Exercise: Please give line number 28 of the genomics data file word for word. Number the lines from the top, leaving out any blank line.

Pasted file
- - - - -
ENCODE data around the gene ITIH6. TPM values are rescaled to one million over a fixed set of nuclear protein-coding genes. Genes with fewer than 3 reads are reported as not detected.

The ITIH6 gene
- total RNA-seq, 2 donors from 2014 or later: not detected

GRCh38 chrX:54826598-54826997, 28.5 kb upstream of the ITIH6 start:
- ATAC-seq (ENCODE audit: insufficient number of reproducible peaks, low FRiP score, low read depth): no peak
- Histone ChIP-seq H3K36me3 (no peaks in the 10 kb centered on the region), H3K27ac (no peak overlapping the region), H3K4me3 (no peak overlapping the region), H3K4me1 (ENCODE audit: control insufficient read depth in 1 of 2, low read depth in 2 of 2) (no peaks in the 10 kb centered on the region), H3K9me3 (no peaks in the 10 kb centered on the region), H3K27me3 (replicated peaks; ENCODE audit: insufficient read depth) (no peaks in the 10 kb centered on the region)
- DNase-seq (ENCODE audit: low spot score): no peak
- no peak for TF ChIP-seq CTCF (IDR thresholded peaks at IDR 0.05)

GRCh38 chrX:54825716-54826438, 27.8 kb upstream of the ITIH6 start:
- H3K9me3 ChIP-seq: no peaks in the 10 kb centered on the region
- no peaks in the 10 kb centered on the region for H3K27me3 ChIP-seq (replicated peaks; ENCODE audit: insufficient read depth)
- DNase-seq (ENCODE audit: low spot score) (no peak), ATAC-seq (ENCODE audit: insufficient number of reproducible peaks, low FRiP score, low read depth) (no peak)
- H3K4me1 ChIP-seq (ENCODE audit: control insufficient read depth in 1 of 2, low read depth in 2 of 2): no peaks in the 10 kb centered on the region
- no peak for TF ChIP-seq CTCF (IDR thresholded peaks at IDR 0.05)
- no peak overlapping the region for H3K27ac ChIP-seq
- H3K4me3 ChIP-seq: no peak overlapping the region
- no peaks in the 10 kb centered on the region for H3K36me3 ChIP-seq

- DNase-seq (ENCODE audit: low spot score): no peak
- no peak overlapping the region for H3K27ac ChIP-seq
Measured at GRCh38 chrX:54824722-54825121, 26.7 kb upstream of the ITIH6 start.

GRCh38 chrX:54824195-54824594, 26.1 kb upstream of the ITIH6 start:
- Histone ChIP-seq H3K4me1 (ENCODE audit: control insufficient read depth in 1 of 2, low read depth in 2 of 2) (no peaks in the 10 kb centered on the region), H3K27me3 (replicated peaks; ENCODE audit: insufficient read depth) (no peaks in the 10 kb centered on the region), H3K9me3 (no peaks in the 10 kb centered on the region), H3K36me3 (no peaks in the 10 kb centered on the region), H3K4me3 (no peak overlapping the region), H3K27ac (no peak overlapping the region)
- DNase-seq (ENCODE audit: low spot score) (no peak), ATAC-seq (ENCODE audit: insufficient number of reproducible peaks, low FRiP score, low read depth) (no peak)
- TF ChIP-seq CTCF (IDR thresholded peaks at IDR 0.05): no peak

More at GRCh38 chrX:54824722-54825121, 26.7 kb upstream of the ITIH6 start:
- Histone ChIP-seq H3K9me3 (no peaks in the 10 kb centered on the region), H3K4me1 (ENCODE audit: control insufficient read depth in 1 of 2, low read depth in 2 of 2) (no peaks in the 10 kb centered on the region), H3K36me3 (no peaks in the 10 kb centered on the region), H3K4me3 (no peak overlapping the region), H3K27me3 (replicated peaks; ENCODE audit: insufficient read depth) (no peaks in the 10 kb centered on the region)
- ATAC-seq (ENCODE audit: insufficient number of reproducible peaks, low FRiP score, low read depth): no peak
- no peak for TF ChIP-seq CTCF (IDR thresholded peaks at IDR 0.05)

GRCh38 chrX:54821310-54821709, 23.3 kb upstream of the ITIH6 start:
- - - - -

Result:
- no peak for TF ChIP-seq CTCF (IDR thresholded peaks at IDR 0.05)